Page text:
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The power of coaching – why it pays to nurture self-efficacy

Updated: Feb 11, 2022

Individuals that solve and overcome their challenges without being handed answers on a plate are more likely to be successful.

So you know the feeling, as a manager you don’t always have the time to coach a team member. It’s quicker and easier to give them the answer and instruct them on the next steps. You’re right, sort of. This time. The next time this team member stalls, what do you think they will do.

The Manager...

You there, yes you. The one with the answers and the job title that suggests you should give them away freely. Long term how realistic is this, how much are you doing f

or you your team that they should have got a handle on by now? It’s not intentional, clearly. A little coaching early on can relieve you of some strain AND leave your team feeling capable and empowered.

What if you start from the position that your team can deal with their challenges, that they have what they need to solve or create solutions to the problems that arise. What if you believe that your job is to help them only if they really are properly stuck or if it’s obvious that only you have the answer.

The Case for Coaching

A study in 2013 demonstrated the value coaching brings; where a feeling of self-efficacy is a better solution than instruction and direction. The brains of a small group of participants were studied via fMRI. During the study, the subjects were given sentences and phrases that were ‘advisory’ in nature. Sentences such as “the best way is xxx”. What they noticed was that this advice set off a response in the area of the brain associated with threat, suggesting that the subjects would likely resist the information or ignore it completely.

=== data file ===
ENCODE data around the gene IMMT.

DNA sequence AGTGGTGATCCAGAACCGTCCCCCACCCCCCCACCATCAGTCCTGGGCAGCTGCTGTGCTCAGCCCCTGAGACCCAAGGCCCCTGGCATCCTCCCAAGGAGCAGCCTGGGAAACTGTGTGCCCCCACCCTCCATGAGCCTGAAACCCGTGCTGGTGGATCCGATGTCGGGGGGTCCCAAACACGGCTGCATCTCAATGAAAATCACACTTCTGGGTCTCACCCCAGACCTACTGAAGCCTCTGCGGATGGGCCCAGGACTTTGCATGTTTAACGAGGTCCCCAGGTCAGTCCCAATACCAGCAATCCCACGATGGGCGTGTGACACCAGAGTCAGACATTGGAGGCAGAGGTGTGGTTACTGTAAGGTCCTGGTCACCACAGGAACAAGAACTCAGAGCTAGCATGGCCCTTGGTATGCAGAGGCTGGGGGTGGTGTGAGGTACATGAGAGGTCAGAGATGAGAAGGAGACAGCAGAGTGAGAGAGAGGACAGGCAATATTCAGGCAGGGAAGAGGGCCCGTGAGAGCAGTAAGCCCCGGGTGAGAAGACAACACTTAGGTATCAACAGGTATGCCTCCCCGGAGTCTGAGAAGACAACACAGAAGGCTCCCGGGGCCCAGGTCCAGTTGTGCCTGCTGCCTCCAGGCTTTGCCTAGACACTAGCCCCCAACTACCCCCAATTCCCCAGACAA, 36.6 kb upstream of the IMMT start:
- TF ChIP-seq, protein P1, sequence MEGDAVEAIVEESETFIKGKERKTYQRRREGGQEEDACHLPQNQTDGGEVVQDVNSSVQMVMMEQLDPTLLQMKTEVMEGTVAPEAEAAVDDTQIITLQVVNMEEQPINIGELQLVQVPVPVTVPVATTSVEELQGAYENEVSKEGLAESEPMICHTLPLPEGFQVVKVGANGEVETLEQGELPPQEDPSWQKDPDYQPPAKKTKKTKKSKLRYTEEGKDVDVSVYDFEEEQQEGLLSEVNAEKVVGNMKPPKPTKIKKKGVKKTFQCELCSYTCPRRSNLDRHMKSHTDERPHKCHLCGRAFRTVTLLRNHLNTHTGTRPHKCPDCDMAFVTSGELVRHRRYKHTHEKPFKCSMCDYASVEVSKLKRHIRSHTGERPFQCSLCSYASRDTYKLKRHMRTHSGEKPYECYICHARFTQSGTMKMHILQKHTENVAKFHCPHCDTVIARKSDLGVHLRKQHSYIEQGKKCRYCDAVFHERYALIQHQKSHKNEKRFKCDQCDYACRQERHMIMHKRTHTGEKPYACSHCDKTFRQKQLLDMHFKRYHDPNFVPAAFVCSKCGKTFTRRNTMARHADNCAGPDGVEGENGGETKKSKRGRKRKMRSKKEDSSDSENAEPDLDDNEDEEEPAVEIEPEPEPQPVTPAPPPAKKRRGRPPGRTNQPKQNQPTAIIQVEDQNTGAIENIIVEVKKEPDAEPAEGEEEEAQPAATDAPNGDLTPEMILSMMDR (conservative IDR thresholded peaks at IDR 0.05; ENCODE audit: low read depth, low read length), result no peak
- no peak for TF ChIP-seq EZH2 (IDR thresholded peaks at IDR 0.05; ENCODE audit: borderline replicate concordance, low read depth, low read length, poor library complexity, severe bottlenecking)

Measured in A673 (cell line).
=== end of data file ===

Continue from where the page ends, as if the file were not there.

Those in the study that were coached, that were encouraged to explore what was important to them and were asked questions that helped them connect to the subject at a level of purpose and intent, lit up to show activity in the areas of the brain associated with reward. This suggests a release of dopamine. A one of our best friends for habit formation.

Coaches are likely to smile at this, they also won’t find this information particularly surprising. We witness our clients make lasting changes in their limiting believes and assumptions. None of which comes from the giving of advice or ever uttering the words “I think you should…”

Gentle, empathetic and yet focused exploration of these areas enables coachees to utilise insight, observation and introspection. The consequences of which lead them to feeling more capable, reflective, even resilient. Feeling that they have the mental horsepower and capacity to problem solve when new challenges occur.

Sustainable Performance

This can be deeply motivating. One question of course, is how to keep this alive, to use this new found ability and confidence across various contexts. As coaches, we can encourage our clients to jot down notes, we can build on progress made by considering how the thinking can be applied in various situations so it’s not embedded as a single-context solution.

Individuals that engage and involve others to act as accountability partners can find value in having a trusted colleague share in what they’re trying to build as habit. This brings observation, help and support should old patterns surface. They can also help in celebrating achievement steps along the way. A great way to reinforce new behaviours. Another way to get that healthy hit of dopamine.

Are you a manager, a leader of people? What is your view on coaching? The science would suggest it’s the stronger strategy for lasting empowering change for your team. How comfortable might you be to take that initial investment in time or financially to include coaching the longer-term gains.

“Education is not the learning of the facts but the training of the mind to think.” Albert Einstein

Study Source Data and References

Jack AI, Boyatzis RE, Khawaja MS, Passarelli AM, Leckie RL. Visioning in the brain: an fMRI study of inspirational coaching and mentoring. Soc Neurosci. 2013;8(4):369-84. doi: 10.1080/17470919.2013.808259. PMID: 23802125.

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